The Office of Personnel Management Inspector General released a report that shows OPM has work to do in meeting its goals for keeping down its backlog of retirement applications. The agency has said it has a goal of improving “retirement services by reducing the average time to answer calls to 5 minutes or less and achieve an average case processing time of 60 days or less.”

Here is what the IG had to say of OPM’s efforts:

“OPM appears to remain focused on its internal process improvements and external outreach towards other Federal agencies to meet their goal. However, while Retirement Services appears to have met its average case processing goal for FY2018, with an average processing time of 59 days, its claims backlog as of September 2018 was 17,628, more than 4.5% higher than at the same time a year ago. In addressing the average call answering time, Retirement Services stated that an average time to answer calls in FY2017 was 9.7 minutes, but it increased to 12 minutes in FY2018, more than double the strategic plan goal of 5 minutes or less. Again, no data was provided to Retirement Services’ average time to answer calls.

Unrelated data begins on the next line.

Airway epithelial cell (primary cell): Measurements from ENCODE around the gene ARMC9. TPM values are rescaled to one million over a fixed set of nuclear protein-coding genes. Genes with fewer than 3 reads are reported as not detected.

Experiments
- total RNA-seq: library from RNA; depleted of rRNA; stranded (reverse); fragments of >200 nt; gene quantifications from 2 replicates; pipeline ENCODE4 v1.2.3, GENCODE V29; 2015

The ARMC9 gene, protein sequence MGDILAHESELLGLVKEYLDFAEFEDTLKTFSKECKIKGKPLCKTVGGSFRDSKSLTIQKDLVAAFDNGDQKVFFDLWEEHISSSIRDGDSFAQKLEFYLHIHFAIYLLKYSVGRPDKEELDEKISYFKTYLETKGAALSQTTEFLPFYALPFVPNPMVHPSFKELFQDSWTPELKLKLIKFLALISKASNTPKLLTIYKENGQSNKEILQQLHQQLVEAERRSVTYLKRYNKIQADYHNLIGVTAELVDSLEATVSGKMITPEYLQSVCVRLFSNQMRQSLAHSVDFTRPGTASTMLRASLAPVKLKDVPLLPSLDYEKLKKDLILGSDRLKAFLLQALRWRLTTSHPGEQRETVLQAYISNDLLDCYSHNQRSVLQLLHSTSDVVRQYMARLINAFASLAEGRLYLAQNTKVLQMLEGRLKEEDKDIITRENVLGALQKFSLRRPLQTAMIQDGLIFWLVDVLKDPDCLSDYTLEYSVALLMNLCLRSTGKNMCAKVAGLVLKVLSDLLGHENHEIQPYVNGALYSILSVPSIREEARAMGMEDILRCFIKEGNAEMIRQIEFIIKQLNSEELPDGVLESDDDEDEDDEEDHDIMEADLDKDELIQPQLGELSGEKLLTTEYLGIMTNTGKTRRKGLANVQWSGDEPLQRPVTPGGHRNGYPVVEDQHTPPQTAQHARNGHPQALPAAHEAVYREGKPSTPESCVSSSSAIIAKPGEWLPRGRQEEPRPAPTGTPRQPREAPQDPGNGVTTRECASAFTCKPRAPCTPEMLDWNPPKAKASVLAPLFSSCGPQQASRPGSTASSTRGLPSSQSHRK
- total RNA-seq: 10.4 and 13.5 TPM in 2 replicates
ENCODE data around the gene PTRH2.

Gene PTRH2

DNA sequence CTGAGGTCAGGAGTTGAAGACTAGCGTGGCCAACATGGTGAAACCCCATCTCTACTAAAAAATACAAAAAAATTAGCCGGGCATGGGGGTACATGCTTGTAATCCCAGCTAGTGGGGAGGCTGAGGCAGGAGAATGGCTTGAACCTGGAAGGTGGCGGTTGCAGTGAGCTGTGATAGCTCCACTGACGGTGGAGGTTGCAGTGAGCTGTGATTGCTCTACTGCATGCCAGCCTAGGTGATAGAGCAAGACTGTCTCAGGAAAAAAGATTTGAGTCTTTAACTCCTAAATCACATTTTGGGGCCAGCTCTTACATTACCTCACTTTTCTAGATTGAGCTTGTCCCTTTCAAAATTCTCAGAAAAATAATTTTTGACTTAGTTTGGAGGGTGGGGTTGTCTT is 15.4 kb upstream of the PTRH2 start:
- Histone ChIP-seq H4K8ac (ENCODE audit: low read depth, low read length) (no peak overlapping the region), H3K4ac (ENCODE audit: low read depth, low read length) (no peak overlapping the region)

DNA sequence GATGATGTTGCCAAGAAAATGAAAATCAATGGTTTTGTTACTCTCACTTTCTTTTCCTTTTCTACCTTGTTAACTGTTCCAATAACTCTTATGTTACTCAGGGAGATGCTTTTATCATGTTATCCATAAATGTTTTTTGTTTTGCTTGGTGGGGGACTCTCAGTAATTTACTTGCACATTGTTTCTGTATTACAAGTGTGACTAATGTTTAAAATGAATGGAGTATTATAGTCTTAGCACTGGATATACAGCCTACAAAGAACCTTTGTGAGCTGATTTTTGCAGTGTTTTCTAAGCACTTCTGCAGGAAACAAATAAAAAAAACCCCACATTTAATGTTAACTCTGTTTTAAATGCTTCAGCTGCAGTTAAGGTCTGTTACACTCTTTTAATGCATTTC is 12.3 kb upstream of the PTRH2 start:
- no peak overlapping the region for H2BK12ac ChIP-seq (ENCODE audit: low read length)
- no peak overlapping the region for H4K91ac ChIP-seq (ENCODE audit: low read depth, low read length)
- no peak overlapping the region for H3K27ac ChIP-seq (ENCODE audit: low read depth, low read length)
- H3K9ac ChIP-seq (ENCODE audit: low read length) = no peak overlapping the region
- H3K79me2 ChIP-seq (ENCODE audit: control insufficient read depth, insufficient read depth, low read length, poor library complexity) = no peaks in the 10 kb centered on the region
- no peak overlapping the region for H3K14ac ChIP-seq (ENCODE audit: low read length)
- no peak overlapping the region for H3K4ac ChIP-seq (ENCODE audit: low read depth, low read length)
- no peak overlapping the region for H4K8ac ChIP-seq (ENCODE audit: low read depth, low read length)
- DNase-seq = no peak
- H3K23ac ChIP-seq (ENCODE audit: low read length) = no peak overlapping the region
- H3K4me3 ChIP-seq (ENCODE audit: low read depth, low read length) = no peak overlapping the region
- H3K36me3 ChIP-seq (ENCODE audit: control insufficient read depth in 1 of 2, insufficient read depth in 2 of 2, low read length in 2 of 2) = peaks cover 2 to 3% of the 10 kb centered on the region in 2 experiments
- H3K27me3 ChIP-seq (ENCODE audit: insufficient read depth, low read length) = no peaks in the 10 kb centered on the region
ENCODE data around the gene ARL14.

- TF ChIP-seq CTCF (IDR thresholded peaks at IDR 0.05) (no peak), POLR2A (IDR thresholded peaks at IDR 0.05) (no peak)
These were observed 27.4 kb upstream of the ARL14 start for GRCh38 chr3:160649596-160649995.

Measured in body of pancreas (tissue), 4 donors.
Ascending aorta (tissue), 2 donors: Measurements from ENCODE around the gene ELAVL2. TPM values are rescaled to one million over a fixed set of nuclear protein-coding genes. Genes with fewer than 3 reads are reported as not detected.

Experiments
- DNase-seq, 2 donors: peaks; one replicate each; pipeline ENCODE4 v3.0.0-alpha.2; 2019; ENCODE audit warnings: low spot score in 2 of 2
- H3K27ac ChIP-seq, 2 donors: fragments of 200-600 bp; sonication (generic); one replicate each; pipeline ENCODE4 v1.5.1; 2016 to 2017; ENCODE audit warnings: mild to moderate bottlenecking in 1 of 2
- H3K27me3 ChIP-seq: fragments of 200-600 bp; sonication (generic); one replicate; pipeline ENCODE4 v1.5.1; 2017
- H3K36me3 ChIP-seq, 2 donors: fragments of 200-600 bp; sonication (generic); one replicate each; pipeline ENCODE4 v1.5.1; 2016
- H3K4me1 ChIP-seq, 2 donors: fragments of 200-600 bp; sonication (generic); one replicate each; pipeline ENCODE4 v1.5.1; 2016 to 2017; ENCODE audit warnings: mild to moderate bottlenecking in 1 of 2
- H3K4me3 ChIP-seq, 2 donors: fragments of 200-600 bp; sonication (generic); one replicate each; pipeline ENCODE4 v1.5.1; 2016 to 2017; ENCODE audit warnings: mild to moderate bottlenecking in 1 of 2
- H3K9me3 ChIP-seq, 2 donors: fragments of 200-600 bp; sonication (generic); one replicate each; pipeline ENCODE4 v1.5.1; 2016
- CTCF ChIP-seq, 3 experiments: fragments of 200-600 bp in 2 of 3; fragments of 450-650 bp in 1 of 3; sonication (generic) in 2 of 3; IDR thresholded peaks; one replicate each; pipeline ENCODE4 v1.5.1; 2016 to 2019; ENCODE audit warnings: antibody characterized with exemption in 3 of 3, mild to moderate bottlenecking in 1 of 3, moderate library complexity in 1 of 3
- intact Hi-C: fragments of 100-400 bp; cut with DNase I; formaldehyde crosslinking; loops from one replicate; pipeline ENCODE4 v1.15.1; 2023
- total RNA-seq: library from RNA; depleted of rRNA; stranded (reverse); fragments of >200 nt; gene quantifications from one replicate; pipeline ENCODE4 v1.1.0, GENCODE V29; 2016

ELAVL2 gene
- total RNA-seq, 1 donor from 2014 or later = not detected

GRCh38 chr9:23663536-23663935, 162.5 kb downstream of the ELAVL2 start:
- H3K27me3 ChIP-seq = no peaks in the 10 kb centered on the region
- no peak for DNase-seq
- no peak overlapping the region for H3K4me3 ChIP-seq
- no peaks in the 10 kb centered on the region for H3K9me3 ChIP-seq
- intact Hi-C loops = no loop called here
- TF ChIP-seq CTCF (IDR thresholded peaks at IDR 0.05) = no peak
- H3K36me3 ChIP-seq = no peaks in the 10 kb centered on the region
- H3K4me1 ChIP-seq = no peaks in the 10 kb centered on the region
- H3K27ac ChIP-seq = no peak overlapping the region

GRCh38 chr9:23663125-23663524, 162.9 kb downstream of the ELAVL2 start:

In order to alleviate the excessive busy signals and long wait times, Retirement Services provided more automated services via Services-On-Line, a redesign which went live on June 10, 2018, featuring a new technology stack with responsive design that is compatible with any hand-held design, and provides a more customer-friendly experience and efficient processing of transactions.